Or, you could have just answered his question in a sentence or two. From what I have read, Google was collecting publicly broadcast SSIDs on purpose to help with geo-location and their Maps service. However they (claim) the code they used to gather this data was accidentally cut an paste from a research project that demonstrated how much more than just SSIDs could be captured.

    So while they were hoping for grabbing just this:


    they got


    This is an oversimplification-guesstimate, but I think makes the claim more understandable. Are they telling the truth? Hard to say. Certainly we've all seen cut and paste errors in code like that. But you'd also think if someone was using code from a project designed to actually sniff traffic they would know to be careful what they cut and paste. So while it seems a bit fishy, it's absolutely plausible the whole thing was just an accident.

  • I know you're trying to teach him to fish, but I'd like to give people the benefit of the doubt and assume they will want to teach themselves to fish. They aren't going to go look something up because you called their question stupid.

    Maybe it's about time we broke the stereotype of tech-people being unapproachable and snobbish in their unwillingness to tolerate those that know less than they do, no?

    My response to the OP wasn't unapproachable or snobbish -- I would classify it as a "polite but terse RTFA", if you will. If the OP took my advice and looked for more info, he could have replied to my post saying "I looked it up and here is what I found" and maybe also made some other interesting commentary that added value to the discussion.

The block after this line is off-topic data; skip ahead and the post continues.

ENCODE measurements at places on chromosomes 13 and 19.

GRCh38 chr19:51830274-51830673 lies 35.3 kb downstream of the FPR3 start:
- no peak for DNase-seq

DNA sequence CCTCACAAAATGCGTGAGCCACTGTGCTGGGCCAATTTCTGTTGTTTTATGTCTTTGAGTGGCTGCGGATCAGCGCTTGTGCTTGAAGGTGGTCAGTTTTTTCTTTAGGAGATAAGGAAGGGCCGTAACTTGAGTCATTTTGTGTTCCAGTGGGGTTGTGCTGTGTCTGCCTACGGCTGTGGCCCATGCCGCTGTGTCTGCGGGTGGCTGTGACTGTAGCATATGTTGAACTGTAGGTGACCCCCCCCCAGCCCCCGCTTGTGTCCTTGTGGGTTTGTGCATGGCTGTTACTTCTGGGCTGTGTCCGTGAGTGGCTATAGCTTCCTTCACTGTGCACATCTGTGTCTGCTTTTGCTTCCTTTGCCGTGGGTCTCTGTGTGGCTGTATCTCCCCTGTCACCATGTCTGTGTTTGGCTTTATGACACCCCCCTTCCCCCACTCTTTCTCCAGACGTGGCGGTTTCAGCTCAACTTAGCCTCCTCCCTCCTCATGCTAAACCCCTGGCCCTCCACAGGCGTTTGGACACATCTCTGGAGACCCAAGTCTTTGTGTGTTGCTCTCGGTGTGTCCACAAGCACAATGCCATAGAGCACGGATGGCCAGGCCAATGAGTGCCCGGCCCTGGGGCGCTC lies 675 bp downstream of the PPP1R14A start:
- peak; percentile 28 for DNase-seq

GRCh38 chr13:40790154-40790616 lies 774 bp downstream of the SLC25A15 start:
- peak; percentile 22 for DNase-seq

You asked why I didn't simply supply the answer, and that's where I explained that I thought the question was stupid. The way I see it, we have two choices here:

    1. Encourage people to post questions easily answered with a few minutes of research.
    2. Encourage people to research their questions first, then post a question if there was something they didn't understand.

    The first choice ends up turning Slashdot into a helpdesk for dummies, where stupid questions are encouraged because people know that someone's going to supply the answer to them. The second choice leads to people understanding that they're going to get called out if they ask a 'Let Me Google That For You' question.

    However, let's say that I did answer the OP's question. If we reward simple questions, here's how it might look:

    Q: "How do you accidently collect wi-fi data through Street View photos?"
    A: "You don't. Google also collects SSID information at the same time it snaps Street View photos."
    Q: "What is SSID?"
    A: "It stands for Service Set ID, a part of wifi."
    Q: "What does this have to do with Street View?"
    A: "They do this to improve location based services."
    Q: "What are location based services?"
    A: "They are services which make use of location data to provide additional information."

    And so on. Had the OP done some of this research up-front, they might have run across this blog post [] which explains, in detail, the what and why of everything. Then, they might have asked a different question, such as:

    Q: "I understand that the MAC address is being collected as it's guaranteed to be unique to each device, but what value is there in collecting the SSID names along with it since most of them will have the same default name?"

    This would have spawned a far richer discussion, with others commenting on the uniqueness of MAC addresses, the possible applications of SSID names, and so on. And hopefully the discussion won't get mired down in people replying with "What is a MAC address?" or "What is the default name?" etc.

Someone is unenthusiastic about your work.